For better or worse, slasher sequels have always been a point of contention within the genre. Both fanfare and skepticism always greet a returning horror icon as to whether or not the bloody magic of the original can be faithfully replicated. And, to be honest, after six installments of Friday the 13th, that skepticism was valid...
...Did we really need yet another sequel?
This skepticism ultimately landed director John Carl Buechler the daunting task of directing the series most narratively daring entry, Friday the 13th Part VII: The New Blood. Picking up a decade after the Tommy Jarvis trilogy, The New Blood introduces Jason's first supernatural adversary Tina Shepard (Lar Park Lincoln). From a young age, Tina realizes she's different after the accidental killing of her Father reveals that she has telekinetic powers.
While the Friday the 13th series is no stranger to the supernatural, The New Blood actively weaponizes it against Jason. The film is built around this core concept, as Buechler's goal was to do something none of the other sequels had done before. For as forward-thinking as The New Blood's narrative is, it is surprising that initially, Buechler wasn't interested in directing. His skepticism was imperative in taking the series in a new direction, and despite the film's faults, it remains one of the most memorable entries of the franchise.
Tina's story is one of trauma and redemption as she grapples with mastering her powers while attempting to free herself from the manipulative grasps of her doctor, Dr. Crews (Terry Kiser). While not indicative of the best Friday final girl performances, Tina is undoubtedly the most unique and easy to like. From the start, you're rooting for her to overcome her trauma and to free herself from Crew's clutches. This emotional investment makes the payoff of her mastering her powers and using them against Jason that much more satisfying.
For as exciting as The New Blood’s premise is, the film was notoriously undercut by excessive editing at the behest of the MPPA. Initially receiving an X rating, editor Barry Zetlin was required to cut the film's gore extensively. The result is one of the least bloody Friday the 13th films of the franchise, something Buechler isn't afraid to mince words over, stating, "They [rating board] raped the movie." Buechler's questionable word choice aside, the overreaching editing severely hurts the film, which features some of the most creative kills of the entire series. And while quick cuts primarily plague the film, its explosive finale remains a series highlight in-spite of this.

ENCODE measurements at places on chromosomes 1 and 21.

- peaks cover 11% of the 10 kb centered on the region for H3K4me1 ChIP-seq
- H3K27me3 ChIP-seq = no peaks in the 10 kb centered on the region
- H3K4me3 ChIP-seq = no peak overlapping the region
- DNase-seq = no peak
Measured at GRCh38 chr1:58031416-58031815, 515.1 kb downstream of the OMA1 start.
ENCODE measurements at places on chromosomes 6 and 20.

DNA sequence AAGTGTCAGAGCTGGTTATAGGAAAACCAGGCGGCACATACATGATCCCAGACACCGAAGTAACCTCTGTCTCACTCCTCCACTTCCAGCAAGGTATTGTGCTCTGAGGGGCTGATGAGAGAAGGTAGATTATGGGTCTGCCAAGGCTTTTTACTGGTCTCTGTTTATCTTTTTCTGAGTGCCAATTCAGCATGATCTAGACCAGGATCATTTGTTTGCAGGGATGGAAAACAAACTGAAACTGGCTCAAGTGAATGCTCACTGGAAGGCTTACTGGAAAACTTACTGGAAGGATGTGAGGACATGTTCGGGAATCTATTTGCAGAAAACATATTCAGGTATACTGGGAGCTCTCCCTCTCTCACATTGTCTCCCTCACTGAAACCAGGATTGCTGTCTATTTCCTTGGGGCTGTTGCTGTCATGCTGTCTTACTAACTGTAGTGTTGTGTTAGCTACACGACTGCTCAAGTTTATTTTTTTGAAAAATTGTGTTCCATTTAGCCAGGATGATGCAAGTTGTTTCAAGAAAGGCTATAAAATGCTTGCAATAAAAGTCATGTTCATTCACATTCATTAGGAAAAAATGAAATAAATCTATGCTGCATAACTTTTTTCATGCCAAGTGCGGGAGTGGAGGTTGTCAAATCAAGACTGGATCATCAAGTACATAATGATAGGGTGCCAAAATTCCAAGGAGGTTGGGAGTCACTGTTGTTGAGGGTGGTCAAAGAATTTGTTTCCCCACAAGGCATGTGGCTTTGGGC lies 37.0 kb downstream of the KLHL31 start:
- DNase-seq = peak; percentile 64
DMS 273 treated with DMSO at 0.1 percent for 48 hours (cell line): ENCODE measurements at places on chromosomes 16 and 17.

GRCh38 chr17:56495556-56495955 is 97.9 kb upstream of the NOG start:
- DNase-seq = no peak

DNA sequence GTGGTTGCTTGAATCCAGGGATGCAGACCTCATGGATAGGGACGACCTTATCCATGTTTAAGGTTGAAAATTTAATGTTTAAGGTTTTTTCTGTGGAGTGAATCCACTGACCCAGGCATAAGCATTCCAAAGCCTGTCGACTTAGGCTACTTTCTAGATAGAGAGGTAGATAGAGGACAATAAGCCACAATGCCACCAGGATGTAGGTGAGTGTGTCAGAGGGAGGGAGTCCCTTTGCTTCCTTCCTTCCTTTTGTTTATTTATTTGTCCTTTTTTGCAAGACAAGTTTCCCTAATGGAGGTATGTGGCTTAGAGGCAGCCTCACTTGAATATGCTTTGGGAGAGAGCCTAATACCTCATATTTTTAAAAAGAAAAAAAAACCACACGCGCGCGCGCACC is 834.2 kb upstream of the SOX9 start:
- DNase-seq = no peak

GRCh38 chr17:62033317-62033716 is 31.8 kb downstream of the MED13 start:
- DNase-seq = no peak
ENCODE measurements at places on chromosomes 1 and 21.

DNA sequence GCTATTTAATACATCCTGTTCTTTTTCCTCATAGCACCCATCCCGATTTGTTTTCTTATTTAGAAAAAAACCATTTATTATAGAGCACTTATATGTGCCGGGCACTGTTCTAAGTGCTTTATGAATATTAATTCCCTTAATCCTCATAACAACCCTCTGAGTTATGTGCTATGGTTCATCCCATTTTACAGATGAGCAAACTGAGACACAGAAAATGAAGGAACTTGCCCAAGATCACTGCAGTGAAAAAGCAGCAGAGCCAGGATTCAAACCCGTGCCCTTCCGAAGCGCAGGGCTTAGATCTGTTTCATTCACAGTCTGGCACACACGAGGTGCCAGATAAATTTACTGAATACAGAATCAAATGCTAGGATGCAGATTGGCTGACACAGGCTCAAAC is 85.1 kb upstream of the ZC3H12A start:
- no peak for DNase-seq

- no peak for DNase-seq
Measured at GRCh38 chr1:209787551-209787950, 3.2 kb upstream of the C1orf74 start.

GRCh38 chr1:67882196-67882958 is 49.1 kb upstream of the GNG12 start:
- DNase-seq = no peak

Unlike past Friday the 13th films, Buechler approached the movie with a focus on stunts rather than effects. This approach complements the growing display of Tina's telekinetic powers, which begin with Tina setting small fires and moving objects, to exploding into a supernatural Home Alone style Jason beat down. From electrocuting Jason with power lines to dropping a roof on him to sending him through a flight of stairs, the end of the film is fittingly brutal. We've seen Jason stabbed and slashed dozens of times, but seeing him impaled with nails and set ablaze just hits differently.
The New Blood also marks the glorious introduction of fan-favorite Jason stuntman Kane Hodder. Hodder would go on to star in the next three installments of the franchise, bringing a signature intensity, and ability to sell stunts like none other. In addition to Hodder's impeccable choreography talent, Buechler even consulted with him on how to get the most out of kills and stunts. Initially, during Tina and Jason's final duel, the script called for Tina using her powers to have a light fixture hit Jason in the chest, sending him tumbling down a staircase. This changed when Kane told Buechler this was a weak idea, and the scene evolved into him getting hit in the face and crashing through the staircase.
The creative collaboration of Buechler and Hodder helped the film to shine despite some glaring editing decisions. This partnership truly allows the movie to redeem itself with its supernatural third act that wows with its Carrie vs. Jason esque duel. I wish more slasher sequels were willing to get as weird as The New Blood does, by not only reinventing characters but ushering in several genre influences. The creative freedom explored in the film makes it the franchise's most memorable sequel 32 years after its initial release.
(Need a revisit of 'Friday the 13th Part VII: The New Blood'? The film is currently streaming on Amazon Prime)
By: Jay Krieger